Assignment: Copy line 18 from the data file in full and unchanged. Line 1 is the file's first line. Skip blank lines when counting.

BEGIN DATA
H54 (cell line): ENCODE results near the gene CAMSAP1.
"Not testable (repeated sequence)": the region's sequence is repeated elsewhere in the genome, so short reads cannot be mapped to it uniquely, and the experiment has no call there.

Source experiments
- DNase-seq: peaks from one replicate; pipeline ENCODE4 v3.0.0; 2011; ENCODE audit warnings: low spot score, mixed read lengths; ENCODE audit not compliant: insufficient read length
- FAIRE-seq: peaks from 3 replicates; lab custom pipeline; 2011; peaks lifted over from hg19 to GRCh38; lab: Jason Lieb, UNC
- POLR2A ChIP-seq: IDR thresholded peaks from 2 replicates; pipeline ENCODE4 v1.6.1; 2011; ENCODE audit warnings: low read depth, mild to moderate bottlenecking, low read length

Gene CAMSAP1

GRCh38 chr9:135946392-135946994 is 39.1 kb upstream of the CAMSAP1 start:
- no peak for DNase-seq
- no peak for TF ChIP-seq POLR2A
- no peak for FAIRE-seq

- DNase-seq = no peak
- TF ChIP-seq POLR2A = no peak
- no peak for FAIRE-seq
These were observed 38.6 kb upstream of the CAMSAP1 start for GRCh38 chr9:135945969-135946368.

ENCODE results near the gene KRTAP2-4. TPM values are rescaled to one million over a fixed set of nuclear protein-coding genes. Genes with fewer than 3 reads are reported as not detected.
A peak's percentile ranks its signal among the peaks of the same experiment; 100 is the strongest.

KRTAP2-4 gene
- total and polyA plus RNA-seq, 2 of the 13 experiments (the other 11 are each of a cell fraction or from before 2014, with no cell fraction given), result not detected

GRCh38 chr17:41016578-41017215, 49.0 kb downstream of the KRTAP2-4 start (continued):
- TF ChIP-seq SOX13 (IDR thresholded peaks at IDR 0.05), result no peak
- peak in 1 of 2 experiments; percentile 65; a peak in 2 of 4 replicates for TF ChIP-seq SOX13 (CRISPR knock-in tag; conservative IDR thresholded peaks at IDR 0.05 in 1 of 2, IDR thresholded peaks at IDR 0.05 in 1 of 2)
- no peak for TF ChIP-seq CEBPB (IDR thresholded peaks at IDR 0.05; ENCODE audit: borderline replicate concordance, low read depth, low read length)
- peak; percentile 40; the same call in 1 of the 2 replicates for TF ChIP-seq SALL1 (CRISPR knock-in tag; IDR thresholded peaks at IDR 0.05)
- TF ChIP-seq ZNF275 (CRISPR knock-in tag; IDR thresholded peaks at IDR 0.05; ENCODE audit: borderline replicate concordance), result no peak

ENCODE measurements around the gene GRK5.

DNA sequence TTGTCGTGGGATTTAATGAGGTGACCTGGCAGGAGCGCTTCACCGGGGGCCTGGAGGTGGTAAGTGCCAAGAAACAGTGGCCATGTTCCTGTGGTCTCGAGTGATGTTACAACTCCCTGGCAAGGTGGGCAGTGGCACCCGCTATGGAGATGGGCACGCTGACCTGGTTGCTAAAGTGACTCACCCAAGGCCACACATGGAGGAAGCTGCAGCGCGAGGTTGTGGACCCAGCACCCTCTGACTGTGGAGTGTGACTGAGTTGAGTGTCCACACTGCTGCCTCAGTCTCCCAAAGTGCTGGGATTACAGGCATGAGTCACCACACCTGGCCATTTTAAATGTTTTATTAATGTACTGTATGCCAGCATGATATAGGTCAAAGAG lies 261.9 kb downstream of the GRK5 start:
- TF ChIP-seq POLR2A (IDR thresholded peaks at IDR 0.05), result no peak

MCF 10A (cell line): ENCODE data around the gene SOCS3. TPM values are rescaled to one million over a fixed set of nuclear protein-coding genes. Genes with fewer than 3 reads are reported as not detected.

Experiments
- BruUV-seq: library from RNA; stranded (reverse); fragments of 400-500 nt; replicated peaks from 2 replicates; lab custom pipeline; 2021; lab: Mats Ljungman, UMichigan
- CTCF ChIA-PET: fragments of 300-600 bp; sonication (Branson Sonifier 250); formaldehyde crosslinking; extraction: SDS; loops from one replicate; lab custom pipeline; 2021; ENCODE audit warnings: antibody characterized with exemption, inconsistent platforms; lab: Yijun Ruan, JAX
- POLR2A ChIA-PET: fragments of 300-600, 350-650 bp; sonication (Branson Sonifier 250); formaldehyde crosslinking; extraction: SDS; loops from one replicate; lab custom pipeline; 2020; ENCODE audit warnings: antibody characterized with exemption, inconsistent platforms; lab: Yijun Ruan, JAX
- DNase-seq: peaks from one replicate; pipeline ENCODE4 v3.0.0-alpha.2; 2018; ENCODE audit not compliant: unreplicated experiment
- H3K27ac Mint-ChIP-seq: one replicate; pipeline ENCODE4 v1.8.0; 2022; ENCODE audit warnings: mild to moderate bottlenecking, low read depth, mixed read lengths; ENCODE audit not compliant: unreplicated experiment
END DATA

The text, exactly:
KRTAP2-4 gene